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More gloomy news emerged about the U.S. economy this week while Democratic presidential candidates Sens. Hillary Clinton and Barack Obama braced for a tight battle for delegates -- and debated whether Florida and Michigan should re-do their primaries. Analysts Mark Shields and David Brooks consider the week in the news.
And to the analysis of Shields and Brooks, syndicated columnist Mark Shields, who joins us tonight from New York City, and New York Times columnist David Brooks.
David, first of all, on the economy, we heard what Jane Bryant Quinn and David Wessel said, that it is — the political system is going to have to respond better than it has to the economic situation. Do you agree with that?
DAVID BROOKS, Columnist, New York Times:
I guess so. What struck me as they said that is how far away I think the political system is from actually coming up with a response.
It's clear — everyone says the economy is bad, in recession, maybe a very bad recession. And there was, of course, the stimulus package. But the discussion of actually what to do in this liquidity crisis, I don't think we're even on first base as far as that discussion goes.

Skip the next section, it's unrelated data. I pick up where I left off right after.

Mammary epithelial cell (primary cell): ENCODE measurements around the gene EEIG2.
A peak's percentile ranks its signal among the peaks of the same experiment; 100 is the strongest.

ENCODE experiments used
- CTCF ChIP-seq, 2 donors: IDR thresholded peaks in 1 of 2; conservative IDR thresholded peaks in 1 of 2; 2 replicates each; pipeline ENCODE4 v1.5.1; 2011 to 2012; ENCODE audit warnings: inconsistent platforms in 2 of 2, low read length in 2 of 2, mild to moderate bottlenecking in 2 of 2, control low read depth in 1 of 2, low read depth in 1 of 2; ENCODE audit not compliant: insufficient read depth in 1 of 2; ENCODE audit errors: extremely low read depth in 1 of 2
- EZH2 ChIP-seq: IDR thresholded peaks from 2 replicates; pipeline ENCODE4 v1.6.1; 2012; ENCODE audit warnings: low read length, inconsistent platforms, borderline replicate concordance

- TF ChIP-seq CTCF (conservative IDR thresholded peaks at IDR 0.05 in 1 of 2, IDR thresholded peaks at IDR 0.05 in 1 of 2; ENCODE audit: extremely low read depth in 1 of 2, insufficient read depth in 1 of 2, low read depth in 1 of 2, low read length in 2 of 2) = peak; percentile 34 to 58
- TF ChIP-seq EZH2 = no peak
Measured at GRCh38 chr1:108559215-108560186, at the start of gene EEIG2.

And solving a standard recession is difficult enough. And the record for the fiscal policy for Congress is very poor and actually effectively addressing a regular recession. When you get in a recession where there's a liquidity crisis and where house prices are reaching a new equilibrium, that's much more complicated.
And so I really have seen nothing in Congress or let alone on the campaign trail — which is, believe me, miles away from this discussion — that would actually be effective, that would inspire some confidence. They are clearly going to have to come up with something, but they're far away.
Do you agree, far away, no confidence, Mark, that they will do something, assist them?
MARK SHIELDS, Syndicated Columnist:
Well, I think David's analysis is right, Jim. I'm not sure about his diagnosis. I'm not sure what the diagnosis is.
But I will say this, that the American voters know how bad things are, and that they're getting worse, and that we have fewer than 1 out of 5 voters saying the country is headed in the right direction right now. But beyond that, for the first time since 1992, as a political reality, voters say they're worse off than they were four years ago.
And this backdrop — I mean, if anybody who went to Ohio and covered that primary, I mean, really saw, I mean, a state that — it's more than down at the heels, worn down at the heels. It's got patches, and it's hurting. And I think that's true in several parts of the country.
And I'd just add one thing, and that is the context of this election, Jim, where we're dealing with thorny, painful issues like immigration and like race, I would remind that when we dealt with it successfully in this country, in the decade of the 1960s, and ended official segregation, the nation's economy — it's gross national product was doubling in that decade.
At a time of deprivation, when people are scared, they become more self-absorbed and selfish, and so the chances of getting solutions to those social and keen and acute social problems become less.
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